Description

    "Sure sorry we didn't get to use these."

    Apollo 13 Flown Crew-Signed LM Lunar Surface Maps Book Presented to and Originally from the Personal Collection of NASA Lunar Map Producer George Colton, with Extensive Provenance. An 8.5" x 10.5" NASA publication bound between two heavyweight boards with three binder rings, Part Number "SKB32100082-371" and Serial Number "1001". Fred Haise has written on the front cover: "To George-. This document flown to the moon on Apollo 13/ Spacecraft 11-17 April 1970. Sure sorry we didn't/ get to use these. Thanks from the Apollo 13 crew,/ Fred Haise". Also signed: "James Lovell" and "Jack Swigert". The book contains four introductory pages, approximately forty maps, and six EVA maps with tasks and additional information on the back. They are all printed on a heavy plastic stock. A fabulous group of maps that would have gone to the lunar surface onboard Aquarius had the mission not been cut short by an explosion. George Colton was Book Manager for lunar graphics used on the Apollo 13 mission. This book was given to him personally by Jim Lovell with all three crew members present, a few days after their return to the Johnson Space Center, Houston TX. It was part of a larger ceremony where other awards and presentations were made. A fascinating and informative 2002-dated typed letter signed from him regarding the production of this map book is included along with several of his service records and copies of the Apollo 13 stowage list showing this item by number. A transcript of his letter of provenance can be found on our website. Some light soiling on the cover, otherwise excellent condition. From the Steven R. Belasco Collection of Space Memorabilia.

    More Information:

    "To: Whomever It May Concern

    Subject: Production of Lunar Maps

    "As Book Manager for Lunar Graphics used on the Apollo 13 mission it was my responsibility to produce all maps and charts, to include the Apollo 13 LM Lunar Surface Maps.

    "All charts and maps used during the Apollo missions were printed by either the Air Force Aeronautical Chart and Information Center, St Louis or the Army Topographic Command, Washington DC. The Air Force produced shaded relief products and the Army produced image-based products. As the LM Maps were image based, they were printed in Washington DC.

    "The process of designing these maps began with the Army providing plain image products with nothing more than a grid system overprinted. The images for the first Apollo 8 maps were obtained from earlier unmanned NASA photographic missions, such as Surveyor, Lunar Orbiter and other unmanned missions to the moon. Apollo 8 and each succeeding mission was given an objective to take high-resolution photographs of planned future landing sites. By the time that the Apollo 13 maps were produced most of the desired areas had been photographed by earlier Apollo missions. The best coverage was selected and made into a mosaic of the planned landing area.

    "I took the first images provided by the Army and hand scribed the first iteration of what was known up to that time to be the data that we wanted to be shown on the maps. These first iteration maps were then given to the crew for use in training sessions with the geologists who were assigned to this landing site. I would then get together with the crewmembers and the geologists and we would mark the maps with the information that we felt was best. At this time I would send the hand annotated maps back to the Army and they would provide printed copies. It usually required several iterations before the maps were in the format that we all agreed was the final product. At this time I sent the marked up copies back to the Army and the final copies were printed.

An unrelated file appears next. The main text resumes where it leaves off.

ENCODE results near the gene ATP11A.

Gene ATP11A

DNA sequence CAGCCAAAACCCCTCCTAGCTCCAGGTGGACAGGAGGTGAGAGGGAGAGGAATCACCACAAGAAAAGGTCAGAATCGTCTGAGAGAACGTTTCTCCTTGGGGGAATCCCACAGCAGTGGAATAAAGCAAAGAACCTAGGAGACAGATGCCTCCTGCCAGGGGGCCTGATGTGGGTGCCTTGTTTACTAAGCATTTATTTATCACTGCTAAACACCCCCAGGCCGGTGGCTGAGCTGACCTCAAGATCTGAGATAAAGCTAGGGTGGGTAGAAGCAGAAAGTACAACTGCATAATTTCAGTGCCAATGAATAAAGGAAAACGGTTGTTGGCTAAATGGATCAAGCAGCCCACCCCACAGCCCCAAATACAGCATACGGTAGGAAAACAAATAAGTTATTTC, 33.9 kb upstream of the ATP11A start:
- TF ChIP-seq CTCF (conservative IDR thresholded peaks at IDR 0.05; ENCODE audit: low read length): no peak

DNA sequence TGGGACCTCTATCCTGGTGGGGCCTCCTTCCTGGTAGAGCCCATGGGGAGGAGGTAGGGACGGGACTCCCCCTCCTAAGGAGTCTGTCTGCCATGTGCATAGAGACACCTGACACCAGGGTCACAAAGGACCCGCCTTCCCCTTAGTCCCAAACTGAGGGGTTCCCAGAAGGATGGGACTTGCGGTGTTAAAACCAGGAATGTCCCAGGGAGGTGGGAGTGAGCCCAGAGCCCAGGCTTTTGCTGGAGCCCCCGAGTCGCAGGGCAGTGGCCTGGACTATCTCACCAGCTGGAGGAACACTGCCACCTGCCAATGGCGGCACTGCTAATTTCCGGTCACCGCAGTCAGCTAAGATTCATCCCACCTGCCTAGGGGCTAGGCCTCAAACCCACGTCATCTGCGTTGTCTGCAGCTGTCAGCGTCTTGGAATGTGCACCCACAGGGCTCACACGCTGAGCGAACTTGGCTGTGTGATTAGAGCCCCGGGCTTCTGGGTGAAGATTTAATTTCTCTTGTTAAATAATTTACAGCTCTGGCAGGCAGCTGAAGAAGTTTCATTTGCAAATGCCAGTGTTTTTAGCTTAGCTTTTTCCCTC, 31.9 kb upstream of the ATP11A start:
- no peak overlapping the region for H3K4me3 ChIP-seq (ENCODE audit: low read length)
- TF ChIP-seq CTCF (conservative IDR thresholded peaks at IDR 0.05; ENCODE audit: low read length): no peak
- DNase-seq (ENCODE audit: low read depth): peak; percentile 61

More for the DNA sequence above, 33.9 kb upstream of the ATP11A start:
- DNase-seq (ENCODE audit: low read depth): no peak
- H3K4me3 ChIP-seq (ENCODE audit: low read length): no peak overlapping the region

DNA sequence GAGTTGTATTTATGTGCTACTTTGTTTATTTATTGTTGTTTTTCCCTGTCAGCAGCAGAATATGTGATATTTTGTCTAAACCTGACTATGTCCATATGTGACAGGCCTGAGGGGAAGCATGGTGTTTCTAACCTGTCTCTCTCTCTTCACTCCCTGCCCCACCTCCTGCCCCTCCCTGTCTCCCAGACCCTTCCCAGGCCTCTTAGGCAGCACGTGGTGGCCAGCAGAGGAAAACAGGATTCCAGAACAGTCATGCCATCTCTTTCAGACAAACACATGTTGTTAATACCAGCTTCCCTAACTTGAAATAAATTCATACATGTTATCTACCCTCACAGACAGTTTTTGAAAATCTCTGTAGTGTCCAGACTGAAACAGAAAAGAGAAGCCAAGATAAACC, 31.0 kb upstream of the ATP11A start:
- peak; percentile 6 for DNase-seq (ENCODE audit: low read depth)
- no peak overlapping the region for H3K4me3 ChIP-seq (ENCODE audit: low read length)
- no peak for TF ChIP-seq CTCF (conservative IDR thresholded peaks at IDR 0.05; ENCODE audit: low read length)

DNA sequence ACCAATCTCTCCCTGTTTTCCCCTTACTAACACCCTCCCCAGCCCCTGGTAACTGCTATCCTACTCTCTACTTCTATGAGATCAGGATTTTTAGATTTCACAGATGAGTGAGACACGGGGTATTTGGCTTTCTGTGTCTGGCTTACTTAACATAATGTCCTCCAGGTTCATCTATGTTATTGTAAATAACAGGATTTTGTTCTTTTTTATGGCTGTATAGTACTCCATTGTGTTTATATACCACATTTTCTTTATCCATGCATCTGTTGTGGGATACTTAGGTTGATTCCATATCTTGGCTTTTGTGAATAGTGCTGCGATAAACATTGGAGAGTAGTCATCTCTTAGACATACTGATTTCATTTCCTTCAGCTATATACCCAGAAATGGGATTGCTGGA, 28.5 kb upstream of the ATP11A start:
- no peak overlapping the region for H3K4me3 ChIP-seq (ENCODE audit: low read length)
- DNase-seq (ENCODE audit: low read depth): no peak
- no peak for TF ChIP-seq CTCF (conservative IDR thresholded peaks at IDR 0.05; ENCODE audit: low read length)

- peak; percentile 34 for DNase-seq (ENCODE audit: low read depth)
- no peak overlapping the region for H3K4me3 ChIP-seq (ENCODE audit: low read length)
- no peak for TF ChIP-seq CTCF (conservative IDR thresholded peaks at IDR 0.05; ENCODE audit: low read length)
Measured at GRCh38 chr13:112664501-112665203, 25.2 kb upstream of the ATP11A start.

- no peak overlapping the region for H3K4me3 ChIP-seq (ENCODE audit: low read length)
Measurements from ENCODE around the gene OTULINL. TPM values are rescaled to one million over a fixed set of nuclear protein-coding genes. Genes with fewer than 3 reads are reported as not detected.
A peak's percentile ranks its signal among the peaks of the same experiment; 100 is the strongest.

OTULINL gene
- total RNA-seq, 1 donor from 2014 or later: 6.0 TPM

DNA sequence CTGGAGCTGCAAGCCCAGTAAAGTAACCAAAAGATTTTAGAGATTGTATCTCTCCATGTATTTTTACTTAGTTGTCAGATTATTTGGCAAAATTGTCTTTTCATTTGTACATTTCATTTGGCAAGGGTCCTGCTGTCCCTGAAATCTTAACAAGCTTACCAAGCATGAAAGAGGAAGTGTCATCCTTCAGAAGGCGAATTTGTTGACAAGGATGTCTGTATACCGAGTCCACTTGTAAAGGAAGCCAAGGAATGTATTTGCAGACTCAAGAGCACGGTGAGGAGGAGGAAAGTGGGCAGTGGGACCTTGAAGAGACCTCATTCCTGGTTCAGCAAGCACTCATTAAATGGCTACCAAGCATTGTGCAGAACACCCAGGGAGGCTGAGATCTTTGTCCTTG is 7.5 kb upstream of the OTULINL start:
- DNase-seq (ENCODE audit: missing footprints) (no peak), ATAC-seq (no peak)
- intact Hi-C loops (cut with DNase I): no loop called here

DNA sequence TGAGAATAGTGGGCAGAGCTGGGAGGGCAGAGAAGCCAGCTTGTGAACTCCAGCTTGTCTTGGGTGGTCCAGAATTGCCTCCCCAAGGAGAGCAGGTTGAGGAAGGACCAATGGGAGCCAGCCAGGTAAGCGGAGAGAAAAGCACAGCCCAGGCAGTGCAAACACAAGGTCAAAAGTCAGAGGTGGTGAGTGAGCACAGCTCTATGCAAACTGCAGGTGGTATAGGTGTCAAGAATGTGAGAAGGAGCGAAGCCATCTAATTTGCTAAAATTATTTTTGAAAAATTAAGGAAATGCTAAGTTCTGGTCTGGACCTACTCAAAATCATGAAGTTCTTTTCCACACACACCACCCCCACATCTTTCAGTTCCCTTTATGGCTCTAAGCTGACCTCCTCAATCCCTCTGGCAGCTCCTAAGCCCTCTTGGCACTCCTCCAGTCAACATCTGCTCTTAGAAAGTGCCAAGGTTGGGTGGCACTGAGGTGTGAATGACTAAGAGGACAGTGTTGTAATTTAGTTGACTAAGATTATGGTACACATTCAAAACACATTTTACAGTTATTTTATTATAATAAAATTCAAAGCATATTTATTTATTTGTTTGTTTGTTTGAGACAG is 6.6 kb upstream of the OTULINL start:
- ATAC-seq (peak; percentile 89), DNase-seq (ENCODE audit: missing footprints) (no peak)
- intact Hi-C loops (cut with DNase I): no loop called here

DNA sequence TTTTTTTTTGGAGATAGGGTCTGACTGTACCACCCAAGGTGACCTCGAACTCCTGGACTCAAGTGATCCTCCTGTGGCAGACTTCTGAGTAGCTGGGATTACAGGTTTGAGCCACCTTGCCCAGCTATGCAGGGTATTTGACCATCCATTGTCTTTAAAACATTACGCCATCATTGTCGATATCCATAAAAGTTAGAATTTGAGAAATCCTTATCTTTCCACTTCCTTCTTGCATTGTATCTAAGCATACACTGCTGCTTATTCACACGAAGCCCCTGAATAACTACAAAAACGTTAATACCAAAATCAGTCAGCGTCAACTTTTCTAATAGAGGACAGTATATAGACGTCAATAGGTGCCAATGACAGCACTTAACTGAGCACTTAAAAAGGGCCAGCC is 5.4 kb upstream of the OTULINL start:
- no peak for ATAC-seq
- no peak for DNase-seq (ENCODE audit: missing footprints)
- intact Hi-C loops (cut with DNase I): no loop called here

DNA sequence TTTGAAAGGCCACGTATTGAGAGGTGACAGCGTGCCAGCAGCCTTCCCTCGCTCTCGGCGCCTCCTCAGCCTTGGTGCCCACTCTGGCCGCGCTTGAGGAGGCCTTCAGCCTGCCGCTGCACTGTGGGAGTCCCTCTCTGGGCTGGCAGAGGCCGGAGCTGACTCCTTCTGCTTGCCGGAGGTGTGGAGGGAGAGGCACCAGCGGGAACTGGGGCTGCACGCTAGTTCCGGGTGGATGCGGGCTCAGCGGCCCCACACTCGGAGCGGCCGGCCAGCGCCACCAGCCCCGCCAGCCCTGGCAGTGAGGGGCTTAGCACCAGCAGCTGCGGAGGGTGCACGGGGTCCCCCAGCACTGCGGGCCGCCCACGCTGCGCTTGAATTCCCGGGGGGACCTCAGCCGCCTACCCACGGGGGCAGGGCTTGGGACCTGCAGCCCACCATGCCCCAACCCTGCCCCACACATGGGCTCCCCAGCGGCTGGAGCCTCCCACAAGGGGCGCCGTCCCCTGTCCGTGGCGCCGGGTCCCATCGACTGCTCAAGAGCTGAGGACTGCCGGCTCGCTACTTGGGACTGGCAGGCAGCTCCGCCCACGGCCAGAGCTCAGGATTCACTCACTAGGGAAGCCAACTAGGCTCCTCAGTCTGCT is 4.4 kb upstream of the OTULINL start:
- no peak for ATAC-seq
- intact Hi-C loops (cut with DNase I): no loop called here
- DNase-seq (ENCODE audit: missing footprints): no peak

These final copies were printed on 7mil Cronopaque. Cronopaque is a type of plastic found to resist burning. All onboard material had to meet stringent fire and outgassing specifications that were developed as a result of the pad fire that killed Grisson, Chafee and White. The paper products used in the book also had to meet these specifications.

    "When I received the loose material back from the Army I took it to our in-house clean room where it was processed into the final book format. Each sheet was trimmed to final size and laminated back to back with the next page. Holes were punched, covers were prepared and rings were inserted to make the LM LUNAR SURFACE MAPS into a loose-leaf book. If you examine the rings carefully you will see that each ring has clear tubing on it. This is heat shrink tubing and keeps the rings from opening. Careful examination will show that this tubing is original and has not been disturbed since the original construction of the book.

    "Two exact copies of each book are built. In this case it was serial number 1001 and 1002. Serial number 1001 is always designated to be the flight article and 1002 the backup. In the event that 1001 is damaged than 1002 can be substituted. In the case of Apollo 13 serial number 1001 was the book that was flown.

    "The book LN LUNAR SURFACE MAPS, PART No. SKB32 100082-371, SERIAL NO. 1001 was given to me personally by Jim Lovell with all three crew members present, a few days after their return to the Johnson Space Center, Houston TX. This was part of a larger ceremony where other awards and presentations were made.

    "This book has been continuously in my possession since it was given to me and it has not been altered in any way."

    [signed] George M. Colton





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    Auction Dates
    April, 2013
    18th Thursday
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